Though soft rush is frequently used for landscaping and pond design, it does have the tendency to become invasive. Its rapid metabolic rate and capacity to self-seed allow it to spread quickly. Mature plants may need to be plowed or topped regularly to minimize spread.
5) Water mint (Mentha aquatica)
Another low-maintenance plant favoring shallow, marginal conditions in ponds, M. aquatica is a flowering perennial with multiple uses. It can be cultivated as an emergent wildflower to attract pollinators, harvested to make herbal infusions, or planted in large densities to treat wastewater.
In constructed wetlands containing large stands of this species, significant reductions of coliform bacteria, organic nutrients, and heavy metals have been shown. It is evident that water mint has a high phytoremediative potential.
Water mint is characterized by its 4-sided shoots, which can grow up to 35 inches (90 cm) long. Its serrated, bright green to purple leaves are ovate and variably hairy. In summer, dense inflorescences arise on the tips of the stems. The root system, which is largely fibrous, expands via rhizomatous growth.
6) Fanwort (Cabomba aquatica)
A fully submerged perennial, fanwort has been popularized by the aquarium industry due to its appealing features and ecological benefits. It is known for being an oxygenator and for aiding in the removal of carbon dioxide from the water column. Apart from taking up nutrients to meet its metabolic demands for rapid growth, this species is able to bioaccumulate heavy metals.
The beautiful shoots of C. aquatica can turn any underwater landscape into a highly structural ecosystem where many types of small animals can thrive. Its floating leaves allow the shoots to remain upright, maintaining a graceful appearance that seems to defy gravity.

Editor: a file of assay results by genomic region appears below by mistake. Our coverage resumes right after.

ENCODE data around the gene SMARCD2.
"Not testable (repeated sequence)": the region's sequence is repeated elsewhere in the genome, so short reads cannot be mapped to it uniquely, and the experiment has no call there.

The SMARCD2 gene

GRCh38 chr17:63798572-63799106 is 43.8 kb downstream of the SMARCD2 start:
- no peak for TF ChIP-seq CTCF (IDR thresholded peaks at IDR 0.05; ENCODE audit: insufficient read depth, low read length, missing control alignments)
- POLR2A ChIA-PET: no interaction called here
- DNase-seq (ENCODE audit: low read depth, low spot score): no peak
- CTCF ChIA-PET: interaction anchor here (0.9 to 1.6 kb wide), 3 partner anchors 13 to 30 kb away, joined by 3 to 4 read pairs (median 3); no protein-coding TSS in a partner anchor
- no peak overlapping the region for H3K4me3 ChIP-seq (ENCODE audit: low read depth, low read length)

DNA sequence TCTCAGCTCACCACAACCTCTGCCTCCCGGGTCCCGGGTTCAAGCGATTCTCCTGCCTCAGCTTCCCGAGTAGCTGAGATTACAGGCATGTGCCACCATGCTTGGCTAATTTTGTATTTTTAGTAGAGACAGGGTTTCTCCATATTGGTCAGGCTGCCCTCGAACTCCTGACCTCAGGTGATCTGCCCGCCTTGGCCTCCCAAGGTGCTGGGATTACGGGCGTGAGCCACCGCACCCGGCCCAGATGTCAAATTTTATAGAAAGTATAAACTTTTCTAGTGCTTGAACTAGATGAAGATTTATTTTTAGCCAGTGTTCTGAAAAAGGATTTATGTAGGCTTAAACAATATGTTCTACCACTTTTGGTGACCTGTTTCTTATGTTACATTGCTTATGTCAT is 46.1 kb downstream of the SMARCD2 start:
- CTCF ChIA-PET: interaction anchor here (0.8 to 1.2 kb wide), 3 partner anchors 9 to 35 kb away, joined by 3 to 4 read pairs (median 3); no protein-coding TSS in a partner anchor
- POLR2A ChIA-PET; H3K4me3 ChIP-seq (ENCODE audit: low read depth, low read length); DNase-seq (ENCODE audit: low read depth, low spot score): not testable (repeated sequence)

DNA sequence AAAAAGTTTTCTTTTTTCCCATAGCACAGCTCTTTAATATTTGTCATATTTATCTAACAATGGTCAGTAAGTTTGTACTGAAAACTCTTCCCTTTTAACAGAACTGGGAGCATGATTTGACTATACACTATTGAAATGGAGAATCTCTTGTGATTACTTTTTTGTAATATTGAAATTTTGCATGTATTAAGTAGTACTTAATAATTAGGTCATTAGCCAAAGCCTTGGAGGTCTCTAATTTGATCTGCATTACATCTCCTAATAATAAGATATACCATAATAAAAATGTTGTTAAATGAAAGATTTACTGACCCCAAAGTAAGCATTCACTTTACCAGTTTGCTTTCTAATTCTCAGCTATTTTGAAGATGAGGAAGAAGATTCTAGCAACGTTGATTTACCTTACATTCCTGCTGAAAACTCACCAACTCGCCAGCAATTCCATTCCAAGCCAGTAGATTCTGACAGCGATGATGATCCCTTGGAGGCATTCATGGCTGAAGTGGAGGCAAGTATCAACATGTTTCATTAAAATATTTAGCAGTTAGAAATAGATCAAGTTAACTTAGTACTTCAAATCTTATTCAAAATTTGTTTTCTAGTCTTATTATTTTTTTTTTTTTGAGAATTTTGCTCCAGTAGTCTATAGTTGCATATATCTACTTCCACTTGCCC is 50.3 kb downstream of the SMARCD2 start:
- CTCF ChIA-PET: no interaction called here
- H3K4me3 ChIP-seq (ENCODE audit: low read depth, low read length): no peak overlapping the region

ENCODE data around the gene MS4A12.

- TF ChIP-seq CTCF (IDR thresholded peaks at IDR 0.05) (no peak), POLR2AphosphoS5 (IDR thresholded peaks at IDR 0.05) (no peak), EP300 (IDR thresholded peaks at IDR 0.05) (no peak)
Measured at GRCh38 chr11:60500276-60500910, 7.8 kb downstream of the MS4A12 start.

Propagation of this species is incredibly easy and straightforward as new plants can arise from detached stems. The nodes may readily produce adventitious roots. These can quickly become established once they come into contact with bottom substrates.
7) Water lilies (Nymphaea spp.)
Oftentimes, water lilies are the first to come to mind at the thought of plants for ornamental ponds. This highly popular group of floating aquatic perennials consists of a few dozen tender species. Some of the most commonly grown cultivars are those of N. odorata, N. capensis, N. elegans, and N. alba. The decorative features of some stunning hybrids have earned them the RHS Award of Garden Merit.
Water lilies aid in keeping the water column clear in two principal ways. First, their large lily pads provide shade, which is vital for the prevention of algal blooms. Second, their vegetative parts are able to accumulate considerable amounts of nitrogen and phosphorus-rich compounds. Removal efficiency may be associated with seasonal conditions as these affect the rate of plant growth. Some species have also been shown to adsorb toxic elements from effluents.